Thursday, May 19, 2011

Hard Times

Google has been a bit problematic the past several weeks and so I've had to hold back some comments I had intended to post.  Two posts went astray and I've yet to see them appear here.  So, I'll try to reconstruct one of the two, and will have a new one tomorrow.

It has been awhile since we chatted about HB 2456.  As you recall, this bill was heavily amended to affect only members retiring after 12/31/11.  It will remove the income tax subsidy that some of those retirees are entitled to.  The bill passed out of the House Business and Labor Committee unanimously without the required Fiscal Impact Statement. Apparently, the committee didn't feel it needed to know whether this bill would save any money or not.  Those of us with knowledge of the system and how the tax subsidy works knew that it couldn't possibly save much money.  Now, the Fiscal Impact Statement is out and has received virtually no coverage.  It is hysterical to read as it demonstrates the silliness and meanness of HB 2456.  In the 2011-13 biennium, the bill will cost almost $200,000 more to administer than the system will recover.  A new Legislative miracle - negative savings.  Even after 2011-13 when most of the sinking costs are over with, the estimates of savings are virtually nominal.  The estimates indicate net savings of about $100,000 per biennium - a true genius measure that barely recovers any money at all.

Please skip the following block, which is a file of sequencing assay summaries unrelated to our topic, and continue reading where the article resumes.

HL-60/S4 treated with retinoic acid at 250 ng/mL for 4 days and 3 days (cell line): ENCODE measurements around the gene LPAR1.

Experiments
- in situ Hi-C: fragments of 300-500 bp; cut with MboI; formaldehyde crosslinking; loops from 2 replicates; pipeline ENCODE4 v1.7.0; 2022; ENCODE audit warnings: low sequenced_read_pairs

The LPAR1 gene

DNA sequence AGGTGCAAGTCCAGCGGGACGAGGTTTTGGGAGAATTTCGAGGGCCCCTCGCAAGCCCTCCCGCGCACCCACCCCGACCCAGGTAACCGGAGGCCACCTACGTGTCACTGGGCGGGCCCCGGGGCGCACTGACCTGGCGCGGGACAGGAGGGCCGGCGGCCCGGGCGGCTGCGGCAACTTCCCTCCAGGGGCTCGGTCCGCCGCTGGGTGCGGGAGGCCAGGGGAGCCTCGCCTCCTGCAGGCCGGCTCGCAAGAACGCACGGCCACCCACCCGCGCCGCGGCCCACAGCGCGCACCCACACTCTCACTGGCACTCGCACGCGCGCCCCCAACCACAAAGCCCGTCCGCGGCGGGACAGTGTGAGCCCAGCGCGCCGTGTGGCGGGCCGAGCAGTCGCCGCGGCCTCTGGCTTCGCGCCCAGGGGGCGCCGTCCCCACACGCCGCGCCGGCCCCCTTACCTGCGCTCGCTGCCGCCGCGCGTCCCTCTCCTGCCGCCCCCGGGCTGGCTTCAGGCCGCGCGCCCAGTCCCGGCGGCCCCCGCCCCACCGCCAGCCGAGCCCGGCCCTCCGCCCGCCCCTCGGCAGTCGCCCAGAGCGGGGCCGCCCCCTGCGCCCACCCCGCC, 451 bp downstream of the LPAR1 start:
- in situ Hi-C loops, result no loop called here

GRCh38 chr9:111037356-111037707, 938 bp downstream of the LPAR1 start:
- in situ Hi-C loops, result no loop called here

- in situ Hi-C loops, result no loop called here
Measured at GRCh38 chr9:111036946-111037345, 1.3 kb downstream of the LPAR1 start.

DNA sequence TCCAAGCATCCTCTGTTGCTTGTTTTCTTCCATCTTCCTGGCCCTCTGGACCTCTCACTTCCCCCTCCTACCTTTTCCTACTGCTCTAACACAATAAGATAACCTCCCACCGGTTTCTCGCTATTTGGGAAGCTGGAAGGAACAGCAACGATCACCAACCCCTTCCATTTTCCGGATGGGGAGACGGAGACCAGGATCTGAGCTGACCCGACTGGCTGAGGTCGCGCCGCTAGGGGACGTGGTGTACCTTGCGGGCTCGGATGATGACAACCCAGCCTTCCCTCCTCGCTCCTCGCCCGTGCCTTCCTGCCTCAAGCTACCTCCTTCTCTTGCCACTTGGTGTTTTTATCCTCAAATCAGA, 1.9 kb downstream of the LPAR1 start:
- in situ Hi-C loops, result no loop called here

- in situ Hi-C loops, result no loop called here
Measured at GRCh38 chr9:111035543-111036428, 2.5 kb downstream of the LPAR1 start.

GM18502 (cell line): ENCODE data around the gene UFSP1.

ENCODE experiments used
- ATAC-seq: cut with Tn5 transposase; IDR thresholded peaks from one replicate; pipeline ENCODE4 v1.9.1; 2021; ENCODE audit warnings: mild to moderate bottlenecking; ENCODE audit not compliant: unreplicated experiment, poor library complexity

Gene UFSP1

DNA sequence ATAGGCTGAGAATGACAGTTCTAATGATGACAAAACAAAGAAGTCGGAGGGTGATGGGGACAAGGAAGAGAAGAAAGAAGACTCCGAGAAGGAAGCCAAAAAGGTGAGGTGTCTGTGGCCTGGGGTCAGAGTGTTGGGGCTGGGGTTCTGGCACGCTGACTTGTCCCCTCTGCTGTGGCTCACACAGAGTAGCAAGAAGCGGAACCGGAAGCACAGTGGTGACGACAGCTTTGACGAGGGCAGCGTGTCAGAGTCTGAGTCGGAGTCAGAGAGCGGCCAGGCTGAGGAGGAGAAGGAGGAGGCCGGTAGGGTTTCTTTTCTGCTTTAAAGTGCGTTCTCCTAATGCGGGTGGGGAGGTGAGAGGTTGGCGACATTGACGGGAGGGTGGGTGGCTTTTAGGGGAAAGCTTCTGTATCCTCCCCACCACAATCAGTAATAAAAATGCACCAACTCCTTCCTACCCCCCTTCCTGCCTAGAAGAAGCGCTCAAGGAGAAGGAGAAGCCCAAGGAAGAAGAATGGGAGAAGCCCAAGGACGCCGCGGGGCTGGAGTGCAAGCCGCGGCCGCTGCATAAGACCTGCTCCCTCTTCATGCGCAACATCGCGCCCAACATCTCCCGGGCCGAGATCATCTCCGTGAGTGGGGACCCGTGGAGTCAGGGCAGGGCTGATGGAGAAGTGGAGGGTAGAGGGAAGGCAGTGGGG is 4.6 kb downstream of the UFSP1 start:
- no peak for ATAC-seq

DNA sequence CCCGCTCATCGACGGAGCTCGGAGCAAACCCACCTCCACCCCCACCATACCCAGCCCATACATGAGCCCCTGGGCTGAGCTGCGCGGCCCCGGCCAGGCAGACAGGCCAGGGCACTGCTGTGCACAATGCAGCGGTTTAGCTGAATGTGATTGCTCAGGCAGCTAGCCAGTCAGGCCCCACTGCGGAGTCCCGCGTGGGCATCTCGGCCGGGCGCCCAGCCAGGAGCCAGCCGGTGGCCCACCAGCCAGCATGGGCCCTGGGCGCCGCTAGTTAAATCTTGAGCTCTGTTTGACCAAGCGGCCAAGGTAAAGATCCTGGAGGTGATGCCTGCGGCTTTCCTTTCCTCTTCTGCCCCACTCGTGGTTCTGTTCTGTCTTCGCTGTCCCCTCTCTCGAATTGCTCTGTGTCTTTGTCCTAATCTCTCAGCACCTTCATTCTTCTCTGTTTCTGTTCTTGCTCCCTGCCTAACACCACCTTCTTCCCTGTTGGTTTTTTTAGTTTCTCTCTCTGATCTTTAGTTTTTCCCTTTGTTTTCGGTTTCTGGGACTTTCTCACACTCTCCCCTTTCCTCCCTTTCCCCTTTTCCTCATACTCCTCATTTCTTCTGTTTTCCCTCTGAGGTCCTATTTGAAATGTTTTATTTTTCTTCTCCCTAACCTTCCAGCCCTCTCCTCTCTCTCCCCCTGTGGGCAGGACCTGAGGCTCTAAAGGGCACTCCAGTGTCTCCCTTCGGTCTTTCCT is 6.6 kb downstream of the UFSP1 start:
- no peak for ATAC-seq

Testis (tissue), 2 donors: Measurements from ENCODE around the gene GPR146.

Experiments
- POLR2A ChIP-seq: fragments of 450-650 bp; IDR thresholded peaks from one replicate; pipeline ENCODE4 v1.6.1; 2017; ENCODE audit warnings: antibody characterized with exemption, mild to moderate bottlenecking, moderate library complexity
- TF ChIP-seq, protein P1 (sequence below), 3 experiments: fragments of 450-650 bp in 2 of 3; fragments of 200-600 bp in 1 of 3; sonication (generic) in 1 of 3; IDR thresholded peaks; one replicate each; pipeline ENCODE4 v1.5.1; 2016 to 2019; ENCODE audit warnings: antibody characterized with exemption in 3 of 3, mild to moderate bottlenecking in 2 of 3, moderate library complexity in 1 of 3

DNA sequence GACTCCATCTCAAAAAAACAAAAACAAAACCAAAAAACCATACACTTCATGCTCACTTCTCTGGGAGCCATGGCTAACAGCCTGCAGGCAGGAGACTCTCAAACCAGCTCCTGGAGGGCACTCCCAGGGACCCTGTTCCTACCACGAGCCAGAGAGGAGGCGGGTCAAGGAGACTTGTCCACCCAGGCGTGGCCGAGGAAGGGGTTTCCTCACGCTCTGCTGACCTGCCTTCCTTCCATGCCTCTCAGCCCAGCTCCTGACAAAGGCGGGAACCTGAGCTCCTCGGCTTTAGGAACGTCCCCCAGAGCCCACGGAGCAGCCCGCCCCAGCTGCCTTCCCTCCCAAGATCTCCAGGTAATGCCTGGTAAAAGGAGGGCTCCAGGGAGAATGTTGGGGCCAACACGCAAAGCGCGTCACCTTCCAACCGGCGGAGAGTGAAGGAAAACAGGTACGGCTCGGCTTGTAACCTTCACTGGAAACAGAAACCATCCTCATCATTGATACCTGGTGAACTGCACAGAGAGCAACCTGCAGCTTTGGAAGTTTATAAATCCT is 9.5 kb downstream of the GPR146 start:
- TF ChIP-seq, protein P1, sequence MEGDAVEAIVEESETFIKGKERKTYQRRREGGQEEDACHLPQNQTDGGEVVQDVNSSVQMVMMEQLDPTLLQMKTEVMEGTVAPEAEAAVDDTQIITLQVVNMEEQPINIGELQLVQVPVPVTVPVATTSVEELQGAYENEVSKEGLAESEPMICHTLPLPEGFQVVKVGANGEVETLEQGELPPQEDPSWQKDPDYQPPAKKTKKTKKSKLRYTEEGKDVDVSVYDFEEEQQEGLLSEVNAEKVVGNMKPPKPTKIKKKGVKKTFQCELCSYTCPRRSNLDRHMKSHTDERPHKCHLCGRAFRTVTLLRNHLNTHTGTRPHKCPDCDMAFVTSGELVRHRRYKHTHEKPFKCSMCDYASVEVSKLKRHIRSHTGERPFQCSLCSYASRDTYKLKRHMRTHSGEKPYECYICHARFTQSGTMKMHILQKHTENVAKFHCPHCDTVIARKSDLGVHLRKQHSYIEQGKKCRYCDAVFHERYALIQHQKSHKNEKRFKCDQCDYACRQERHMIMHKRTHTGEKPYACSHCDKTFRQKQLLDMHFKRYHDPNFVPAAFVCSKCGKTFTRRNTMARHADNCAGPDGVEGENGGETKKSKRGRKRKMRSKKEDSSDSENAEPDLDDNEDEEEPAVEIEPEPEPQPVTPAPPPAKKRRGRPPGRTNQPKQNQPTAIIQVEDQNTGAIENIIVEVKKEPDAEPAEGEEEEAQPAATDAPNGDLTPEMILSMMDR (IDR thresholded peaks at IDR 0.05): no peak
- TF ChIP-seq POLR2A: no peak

The bill sits before the House/Senate Ways and Means Committee where it will be considered any day now.  I know that members of the Legislature read this site.  Here's hoping that this bill - as badly botched a bill as can possibly be put together and that ends up being simply mean-spirited and nothing else - will be dispatched with the same haste as Osama bin Laden.  Man and woman guys of the Ways and Means Committee.  Pretend you are Seal Team 6 out to save the State of Oregon from stupidity.  I know times are hard, but surely not so hard that you would pass a bill to spend more than you save.  As a policeman on a snowy mountain pass once said to an idiot driver trying to pass a line of traffic going uphill - "get some intelligence".